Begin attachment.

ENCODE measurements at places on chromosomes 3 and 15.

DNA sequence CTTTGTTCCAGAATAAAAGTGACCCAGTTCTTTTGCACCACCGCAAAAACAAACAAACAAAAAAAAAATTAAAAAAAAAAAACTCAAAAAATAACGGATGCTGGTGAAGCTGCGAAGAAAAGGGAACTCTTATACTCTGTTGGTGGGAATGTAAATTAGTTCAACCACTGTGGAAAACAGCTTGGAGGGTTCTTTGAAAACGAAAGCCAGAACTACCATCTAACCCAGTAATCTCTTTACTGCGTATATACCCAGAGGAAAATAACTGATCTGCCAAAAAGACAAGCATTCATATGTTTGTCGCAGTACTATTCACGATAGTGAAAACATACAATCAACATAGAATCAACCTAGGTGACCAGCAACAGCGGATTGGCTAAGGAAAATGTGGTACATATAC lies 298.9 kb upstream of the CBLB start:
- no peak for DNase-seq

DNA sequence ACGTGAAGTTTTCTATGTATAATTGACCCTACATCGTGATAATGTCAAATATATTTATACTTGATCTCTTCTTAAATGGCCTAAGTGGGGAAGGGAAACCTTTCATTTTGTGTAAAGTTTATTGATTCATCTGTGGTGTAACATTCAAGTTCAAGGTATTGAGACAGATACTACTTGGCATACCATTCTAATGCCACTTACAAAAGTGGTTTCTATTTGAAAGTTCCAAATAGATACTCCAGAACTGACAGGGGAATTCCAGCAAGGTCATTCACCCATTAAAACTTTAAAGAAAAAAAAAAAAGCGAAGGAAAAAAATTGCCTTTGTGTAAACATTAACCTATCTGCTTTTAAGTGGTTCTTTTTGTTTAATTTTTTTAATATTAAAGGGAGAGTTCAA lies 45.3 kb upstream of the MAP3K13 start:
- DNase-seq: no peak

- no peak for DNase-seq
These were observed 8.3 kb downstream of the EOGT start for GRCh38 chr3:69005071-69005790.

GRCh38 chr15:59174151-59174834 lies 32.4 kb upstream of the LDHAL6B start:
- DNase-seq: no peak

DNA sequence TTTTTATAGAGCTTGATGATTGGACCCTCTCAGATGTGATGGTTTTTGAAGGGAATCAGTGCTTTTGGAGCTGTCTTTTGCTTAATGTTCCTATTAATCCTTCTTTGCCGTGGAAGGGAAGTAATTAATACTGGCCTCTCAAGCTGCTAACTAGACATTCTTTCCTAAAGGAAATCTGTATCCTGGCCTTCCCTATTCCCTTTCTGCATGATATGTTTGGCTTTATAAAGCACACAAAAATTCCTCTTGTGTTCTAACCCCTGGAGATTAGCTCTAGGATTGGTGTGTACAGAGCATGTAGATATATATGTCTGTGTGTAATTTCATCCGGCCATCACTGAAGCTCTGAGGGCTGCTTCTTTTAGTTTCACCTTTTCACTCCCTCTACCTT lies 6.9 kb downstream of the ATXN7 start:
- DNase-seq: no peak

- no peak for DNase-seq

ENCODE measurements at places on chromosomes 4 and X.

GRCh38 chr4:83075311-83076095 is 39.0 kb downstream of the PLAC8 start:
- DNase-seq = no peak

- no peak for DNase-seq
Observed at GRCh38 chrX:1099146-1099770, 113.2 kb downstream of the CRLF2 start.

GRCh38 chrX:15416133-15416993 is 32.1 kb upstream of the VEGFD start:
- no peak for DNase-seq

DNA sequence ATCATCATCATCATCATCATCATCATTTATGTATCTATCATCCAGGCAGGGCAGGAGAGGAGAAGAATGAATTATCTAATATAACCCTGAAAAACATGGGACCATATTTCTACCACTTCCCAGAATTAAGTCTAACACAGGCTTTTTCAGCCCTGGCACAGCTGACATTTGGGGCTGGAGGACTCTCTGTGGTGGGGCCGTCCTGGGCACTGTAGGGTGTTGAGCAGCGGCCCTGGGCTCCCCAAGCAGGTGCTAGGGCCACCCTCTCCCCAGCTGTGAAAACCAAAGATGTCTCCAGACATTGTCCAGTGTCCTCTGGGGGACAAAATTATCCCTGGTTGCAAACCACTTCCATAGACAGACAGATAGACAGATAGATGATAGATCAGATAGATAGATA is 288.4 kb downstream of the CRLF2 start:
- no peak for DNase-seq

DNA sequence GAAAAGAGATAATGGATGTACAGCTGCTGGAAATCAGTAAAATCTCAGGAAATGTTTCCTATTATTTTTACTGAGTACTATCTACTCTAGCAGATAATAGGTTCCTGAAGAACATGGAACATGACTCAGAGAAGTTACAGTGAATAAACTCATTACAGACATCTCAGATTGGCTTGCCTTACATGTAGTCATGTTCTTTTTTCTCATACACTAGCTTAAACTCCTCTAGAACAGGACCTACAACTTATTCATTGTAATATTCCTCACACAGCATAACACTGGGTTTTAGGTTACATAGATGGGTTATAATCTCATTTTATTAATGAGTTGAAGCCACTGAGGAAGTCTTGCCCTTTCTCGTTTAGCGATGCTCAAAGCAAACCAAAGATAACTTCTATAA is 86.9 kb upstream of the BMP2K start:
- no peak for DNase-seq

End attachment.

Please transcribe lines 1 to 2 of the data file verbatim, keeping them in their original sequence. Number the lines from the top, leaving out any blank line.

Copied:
ENCODE measurements at places on chromosomes 3 and 15.

DNA sequence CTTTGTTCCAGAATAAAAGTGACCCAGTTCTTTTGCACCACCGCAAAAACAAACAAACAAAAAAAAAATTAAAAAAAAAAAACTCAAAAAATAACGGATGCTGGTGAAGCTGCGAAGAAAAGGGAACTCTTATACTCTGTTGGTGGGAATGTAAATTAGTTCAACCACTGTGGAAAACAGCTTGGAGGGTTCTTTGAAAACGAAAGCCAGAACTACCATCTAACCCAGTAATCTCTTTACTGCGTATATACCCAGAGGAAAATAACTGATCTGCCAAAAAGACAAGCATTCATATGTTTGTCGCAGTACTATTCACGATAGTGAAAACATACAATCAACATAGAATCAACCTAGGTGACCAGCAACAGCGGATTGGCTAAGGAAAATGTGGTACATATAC lies 298.9 kb upstream of the CBLB start: